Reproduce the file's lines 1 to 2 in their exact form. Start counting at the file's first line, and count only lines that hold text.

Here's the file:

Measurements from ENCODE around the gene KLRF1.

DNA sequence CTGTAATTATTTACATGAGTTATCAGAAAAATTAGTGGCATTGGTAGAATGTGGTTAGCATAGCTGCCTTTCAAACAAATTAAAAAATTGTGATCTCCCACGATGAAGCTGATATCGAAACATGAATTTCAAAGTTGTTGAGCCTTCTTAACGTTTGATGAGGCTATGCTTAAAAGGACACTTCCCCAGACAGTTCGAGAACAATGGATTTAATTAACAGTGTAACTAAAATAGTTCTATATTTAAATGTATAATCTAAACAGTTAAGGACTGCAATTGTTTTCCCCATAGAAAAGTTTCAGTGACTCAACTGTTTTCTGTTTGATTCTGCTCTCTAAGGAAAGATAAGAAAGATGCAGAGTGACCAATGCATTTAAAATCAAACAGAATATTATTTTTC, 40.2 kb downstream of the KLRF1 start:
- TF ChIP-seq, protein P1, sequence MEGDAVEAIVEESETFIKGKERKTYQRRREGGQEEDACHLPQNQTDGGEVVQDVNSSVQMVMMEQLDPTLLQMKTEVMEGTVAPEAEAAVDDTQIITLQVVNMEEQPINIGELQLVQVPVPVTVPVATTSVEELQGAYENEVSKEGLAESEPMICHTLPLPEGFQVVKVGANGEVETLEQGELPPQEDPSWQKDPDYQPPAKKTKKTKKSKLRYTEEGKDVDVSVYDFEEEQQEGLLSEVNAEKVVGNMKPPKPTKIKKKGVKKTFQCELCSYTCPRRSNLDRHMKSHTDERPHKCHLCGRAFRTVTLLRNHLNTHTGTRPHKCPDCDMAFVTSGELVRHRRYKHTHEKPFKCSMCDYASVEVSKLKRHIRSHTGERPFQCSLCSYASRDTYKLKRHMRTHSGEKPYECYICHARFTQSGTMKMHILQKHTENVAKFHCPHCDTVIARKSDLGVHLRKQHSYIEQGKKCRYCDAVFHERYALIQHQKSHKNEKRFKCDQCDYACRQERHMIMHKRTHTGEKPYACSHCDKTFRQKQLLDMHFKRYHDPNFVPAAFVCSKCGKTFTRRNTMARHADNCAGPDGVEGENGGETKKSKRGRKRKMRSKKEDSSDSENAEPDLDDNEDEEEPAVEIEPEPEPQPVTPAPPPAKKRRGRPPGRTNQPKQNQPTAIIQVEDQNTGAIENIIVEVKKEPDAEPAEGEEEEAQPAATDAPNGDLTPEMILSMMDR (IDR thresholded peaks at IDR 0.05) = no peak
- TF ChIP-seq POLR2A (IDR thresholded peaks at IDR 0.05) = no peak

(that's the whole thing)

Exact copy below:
Measurements from ENCODE around the gene KLRF1.

DNA sequence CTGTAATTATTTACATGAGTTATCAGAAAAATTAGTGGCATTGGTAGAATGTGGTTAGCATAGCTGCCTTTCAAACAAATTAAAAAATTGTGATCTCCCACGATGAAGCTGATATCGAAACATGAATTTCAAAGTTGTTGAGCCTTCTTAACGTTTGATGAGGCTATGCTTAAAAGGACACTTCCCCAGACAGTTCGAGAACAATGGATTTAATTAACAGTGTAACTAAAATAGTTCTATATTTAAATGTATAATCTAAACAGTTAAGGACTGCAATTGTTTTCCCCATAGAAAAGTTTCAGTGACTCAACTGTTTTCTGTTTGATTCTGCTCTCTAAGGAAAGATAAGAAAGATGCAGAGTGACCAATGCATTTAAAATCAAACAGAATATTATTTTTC, 40.2 kb downstream of the KLRF1 start: